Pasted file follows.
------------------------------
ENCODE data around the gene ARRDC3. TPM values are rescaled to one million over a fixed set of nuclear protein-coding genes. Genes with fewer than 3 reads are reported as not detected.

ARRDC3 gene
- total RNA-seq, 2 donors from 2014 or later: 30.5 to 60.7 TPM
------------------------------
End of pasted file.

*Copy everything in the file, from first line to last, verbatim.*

ENCODE data around the gene ARRDC3. TPM values are rescaled to one million over a fixed set of nuclear protein-coding genes. Genes with fewer than 3 reads are reported as not detected.

ARRDC3 gene
- total RNA-seq, 2 donors from 2014 or later: 30.5 to 60.7 TPM